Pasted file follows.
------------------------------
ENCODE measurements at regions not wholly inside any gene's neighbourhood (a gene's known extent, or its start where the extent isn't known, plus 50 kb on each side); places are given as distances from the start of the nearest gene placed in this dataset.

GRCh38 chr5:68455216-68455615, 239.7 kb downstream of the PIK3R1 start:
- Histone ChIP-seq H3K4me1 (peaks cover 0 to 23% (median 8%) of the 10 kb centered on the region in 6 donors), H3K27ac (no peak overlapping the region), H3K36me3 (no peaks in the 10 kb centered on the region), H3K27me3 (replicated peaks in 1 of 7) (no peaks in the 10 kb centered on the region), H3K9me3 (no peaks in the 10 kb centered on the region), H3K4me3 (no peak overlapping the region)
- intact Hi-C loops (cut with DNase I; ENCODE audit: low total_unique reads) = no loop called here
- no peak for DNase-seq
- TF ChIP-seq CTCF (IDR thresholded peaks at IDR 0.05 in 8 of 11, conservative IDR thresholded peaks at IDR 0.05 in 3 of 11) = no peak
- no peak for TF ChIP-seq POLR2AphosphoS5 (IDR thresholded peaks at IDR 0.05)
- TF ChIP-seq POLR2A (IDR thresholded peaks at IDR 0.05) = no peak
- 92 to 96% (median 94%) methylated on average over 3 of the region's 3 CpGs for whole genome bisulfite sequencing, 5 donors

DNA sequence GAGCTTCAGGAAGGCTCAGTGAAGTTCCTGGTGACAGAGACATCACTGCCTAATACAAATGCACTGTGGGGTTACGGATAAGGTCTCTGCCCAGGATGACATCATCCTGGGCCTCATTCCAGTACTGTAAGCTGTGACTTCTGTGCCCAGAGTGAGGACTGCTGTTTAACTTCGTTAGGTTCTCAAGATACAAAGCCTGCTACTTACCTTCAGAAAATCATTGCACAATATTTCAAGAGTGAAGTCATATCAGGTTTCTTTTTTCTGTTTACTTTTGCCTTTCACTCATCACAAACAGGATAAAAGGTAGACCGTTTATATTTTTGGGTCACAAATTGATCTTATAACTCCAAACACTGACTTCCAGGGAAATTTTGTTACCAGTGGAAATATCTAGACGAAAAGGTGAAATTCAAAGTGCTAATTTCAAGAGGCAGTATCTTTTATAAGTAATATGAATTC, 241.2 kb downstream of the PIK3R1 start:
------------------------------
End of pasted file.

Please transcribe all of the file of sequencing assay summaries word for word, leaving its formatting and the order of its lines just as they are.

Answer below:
ENCODE measurements at regions not wholly inside any gene's neighbourhood (a gene's known extent, or its start where the extent isn't known, plus 50 kb on each side); places are given as distances from the start of the nearest gene placed in this dataset.

GRCh38 chr5:68455216-68455615, 239.7 kb downstream of the PIK3R1 start:
- Histone ChIP-seq H3K4me1 (peaks cover 0 to 23% (median 8%) of the 10 kb centered on the region in 6 donors), H3K27ac (no peak overlapping the region), H3K36me3 (no peaks in the 10 kb centered on the region), H3K27me3 (replicated peaks in 1 of 7) (no peaks in the 10 kb centered on the region), H3K9me3 (no peaks in the 10 kb centered on the region), H3K4me3 (no peak overlapping the region)
- intact Hi-C loops (cut with DNase I; ENCODE audit: low total_unique reads) = no loop called here
- no peak for DNase-seq
- TF ChIP-seq CTCF (IDR thresholded peaks at IDR 0.05 in 8 of 11, conservative IDR thresholded peaks at IDR 0.05 in 3 of 11) = no peak
- no peak for TF ChIP-seq POLR2AphosphoS5 (IDR thresholded peaks at IDR 0.05)
- TF ChIP-seq POLR2A (IDR thresholded peaks at IDR 0.05) = no peak
- 92 to 96% (median 94%) methylated on average over 3 of the region's 3 CpGs for whole genome bisulfite sequencing, 5 donors

DNA sequence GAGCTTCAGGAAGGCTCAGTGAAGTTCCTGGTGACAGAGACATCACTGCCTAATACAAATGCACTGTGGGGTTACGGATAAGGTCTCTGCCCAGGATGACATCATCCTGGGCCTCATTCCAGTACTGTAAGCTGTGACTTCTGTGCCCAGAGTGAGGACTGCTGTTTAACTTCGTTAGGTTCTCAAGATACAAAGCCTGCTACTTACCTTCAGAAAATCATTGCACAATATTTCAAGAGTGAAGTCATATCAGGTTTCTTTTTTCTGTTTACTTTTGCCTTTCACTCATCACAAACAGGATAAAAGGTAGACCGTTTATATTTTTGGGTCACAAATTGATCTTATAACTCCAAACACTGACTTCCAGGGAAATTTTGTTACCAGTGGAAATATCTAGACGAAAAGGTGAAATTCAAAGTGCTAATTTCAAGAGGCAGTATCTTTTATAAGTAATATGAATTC, 241.2 kb downstream of the PIK3R1 start: